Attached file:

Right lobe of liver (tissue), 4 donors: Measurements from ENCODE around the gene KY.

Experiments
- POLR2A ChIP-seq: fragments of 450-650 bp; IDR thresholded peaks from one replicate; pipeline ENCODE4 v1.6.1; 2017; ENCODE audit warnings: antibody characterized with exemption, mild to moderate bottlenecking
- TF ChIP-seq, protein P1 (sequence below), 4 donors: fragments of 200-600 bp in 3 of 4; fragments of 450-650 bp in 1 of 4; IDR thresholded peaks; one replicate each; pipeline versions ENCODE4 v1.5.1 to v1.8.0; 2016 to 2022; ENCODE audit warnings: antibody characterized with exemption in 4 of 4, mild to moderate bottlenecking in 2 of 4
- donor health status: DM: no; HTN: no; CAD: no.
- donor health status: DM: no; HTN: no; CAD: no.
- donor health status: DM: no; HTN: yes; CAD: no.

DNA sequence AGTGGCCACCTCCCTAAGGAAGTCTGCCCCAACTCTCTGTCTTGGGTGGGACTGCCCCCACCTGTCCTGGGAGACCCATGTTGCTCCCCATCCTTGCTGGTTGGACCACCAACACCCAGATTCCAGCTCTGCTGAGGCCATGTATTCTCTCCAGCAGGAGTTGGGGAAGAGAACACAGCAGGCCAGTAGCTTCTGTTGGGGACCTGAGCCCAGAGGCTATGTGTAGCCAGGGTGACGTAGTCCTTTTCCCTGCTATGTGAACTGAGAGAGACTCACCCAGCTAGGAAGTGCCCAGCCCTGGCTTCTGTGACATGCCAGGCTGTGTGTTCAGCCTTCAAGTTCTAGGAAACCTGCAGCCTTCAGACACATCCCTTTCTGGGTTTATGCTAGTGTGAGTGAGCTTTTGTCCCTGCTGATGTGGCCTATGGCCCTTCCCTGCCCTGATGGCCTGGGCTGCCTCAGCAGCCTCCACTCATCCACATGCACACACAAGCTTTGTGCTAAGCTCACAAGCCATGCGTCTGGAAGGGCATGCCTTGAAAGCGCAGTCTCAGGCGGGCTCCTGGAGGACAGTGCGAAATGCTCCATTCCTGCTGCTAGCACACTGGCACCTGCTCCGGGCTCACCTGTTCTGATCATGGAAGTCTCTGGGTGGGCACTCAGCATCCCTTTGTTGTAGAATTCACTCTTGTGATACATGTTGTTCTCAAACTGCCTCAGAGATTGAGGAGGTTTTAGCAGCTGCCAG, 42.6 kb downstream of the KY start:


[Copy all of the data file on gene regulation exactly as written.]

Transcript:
Right lobe of liver (tissue), 4 donors: Measurements from ENCODE around the gene KY.

Experiments
- POLR2A ChIP-seq: fragments of 450-650 bp; IDR thresholded peaks from one replicate; pipeline ENCODE4 v1.6.1; 2017; ENCODE audit warnings: antibody characterized with exemption, mild to moderate bottlenecking
- TF ChIP-seq, protein P1 (sequence below), 4 donors: fragments of 200-600 bp in 3 of 4; fragments of 450-650 bp in 1 of 4; IDR thresholded peaks; one replicate each; pipeline versions ENCODE4 v1.5.1 to v1.8.0; 2016 to 2022; ENCODE audit warnings: antibody characterized with exemption in 4 of 4, mild to moderate bottlenecking in 2 of 4
- donor health status: DM: no; HTN: no; CAD: no.
- donor health status: DM: no; HTN: no; CAD: no.
- donor health status: DM: no; HTN: yes; CAD: no.

DNA sequence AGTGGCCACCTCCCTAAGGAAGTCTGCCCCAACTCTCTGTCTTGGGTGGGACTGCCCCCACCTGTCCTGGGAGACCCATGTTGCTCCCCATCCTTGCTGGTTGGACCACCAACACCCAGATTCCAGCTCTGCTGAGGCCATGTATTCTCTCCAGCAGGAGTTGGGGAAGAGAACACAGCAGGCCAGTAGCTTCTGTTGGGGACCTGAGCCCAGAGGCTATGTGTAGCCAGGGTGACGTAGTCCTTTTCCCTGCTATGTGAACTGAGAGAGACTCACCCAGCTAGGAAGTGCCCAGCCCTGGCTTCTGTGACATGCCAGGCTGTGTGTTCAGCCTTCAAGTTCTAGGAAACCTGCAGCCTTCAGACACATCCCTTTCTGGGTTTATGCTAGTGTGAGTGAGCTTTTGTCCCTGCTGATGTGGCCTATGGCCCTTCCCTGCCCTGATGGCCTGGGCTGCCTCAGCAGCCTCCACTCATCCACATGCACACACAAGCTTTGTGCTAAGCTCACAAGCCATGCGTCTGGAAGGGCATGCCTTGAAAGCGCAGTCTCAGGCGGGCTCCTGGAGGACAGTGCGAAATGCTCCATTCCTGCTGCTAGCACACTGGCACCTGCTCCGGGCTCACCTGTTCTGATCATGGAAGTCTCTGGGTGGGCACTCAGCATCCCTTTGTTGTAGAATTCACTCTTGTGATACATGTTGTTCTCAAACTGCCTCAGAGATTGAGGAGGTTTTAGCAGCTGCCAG, 42.6 kb downstream of the KY start: